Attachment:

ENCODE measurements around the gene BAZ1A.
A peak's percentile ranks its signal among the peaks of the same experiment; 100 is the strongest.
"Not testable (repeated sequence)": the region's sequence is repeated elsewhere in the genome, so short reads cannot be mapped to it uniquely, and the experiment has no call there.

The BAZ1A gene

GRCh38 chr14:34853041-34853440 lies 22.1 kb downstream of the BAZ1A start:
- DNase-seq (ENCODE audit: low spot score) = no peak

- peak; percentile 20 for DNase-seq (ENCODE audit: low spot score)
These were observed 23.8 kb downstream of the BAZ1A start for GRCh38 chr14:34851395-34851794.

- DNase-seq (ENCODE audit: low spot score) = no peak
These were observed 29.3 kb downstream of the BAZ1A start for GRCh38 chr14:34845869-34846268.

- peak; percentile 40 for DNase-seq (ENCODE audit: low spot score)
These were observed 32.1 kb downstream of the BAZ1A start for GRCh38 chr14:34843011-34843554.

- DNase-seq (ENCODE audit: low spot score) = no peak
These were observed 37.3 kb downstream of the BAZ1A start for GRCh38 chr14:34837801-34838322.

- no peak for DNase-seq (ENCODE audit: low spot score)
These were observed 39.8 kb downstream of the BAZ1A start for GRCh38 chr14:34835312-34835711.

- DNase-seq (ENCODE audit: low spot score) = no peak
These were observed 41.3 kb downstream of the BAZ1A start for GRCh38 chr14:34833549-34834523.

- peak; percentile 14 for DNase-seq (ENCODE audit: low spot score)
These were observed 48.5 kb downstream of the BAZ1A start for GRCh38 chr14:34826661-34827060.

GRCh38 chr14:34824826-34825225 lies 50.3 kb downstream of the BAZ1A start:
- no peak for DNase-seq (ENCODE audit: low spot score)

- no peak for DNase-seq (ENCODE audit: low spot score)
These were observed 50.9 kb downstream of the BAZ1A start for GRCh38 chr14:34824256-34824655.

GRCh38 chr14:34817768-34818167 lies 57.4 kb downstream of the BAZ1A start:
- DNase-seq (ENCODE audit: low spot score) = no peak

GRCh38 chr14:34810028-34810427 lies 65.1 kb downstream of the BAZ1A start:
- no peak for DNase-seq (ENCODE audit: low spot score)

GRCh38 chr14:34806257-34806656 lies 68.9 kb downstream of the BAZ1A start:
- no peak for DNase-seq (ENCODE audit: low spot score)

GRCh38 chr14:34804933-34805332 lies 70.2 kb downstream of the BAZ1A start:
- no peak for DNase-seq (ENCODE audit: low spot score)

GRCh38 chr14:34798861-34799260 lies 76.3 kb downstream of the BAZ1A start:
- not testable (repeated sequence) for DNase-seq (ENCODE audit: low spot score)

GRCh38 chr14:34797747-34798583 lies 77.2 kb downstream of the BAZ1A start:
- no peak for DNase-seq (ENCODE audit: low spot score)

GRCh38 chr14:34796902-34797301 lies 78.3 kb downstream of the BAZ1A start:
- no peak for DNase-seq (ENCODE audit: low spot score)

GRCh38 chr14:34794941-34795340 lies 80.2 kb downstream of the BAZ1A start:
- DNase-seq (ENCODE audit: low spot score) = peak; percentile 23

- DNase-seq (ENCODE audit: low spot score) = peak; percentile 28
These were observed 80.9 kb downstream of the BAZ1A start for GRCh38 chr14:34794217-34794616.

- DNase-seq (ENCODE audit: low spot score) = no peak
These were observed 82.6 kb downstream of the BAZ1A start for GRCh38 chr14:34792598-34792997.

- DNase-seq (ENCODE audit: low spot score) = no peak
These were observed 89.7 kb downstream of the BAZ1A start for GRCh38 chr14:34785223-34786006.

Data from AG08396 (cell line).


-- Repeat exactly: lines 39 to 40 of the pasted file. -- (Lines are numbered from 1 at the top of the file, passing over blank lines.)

GRCh38 chr14:34794941-34795340 lies 80.2 kb downstream of the BAZ1A start:
- DNase-seq (ENCODE audit: low spot score) = peak; percentile 23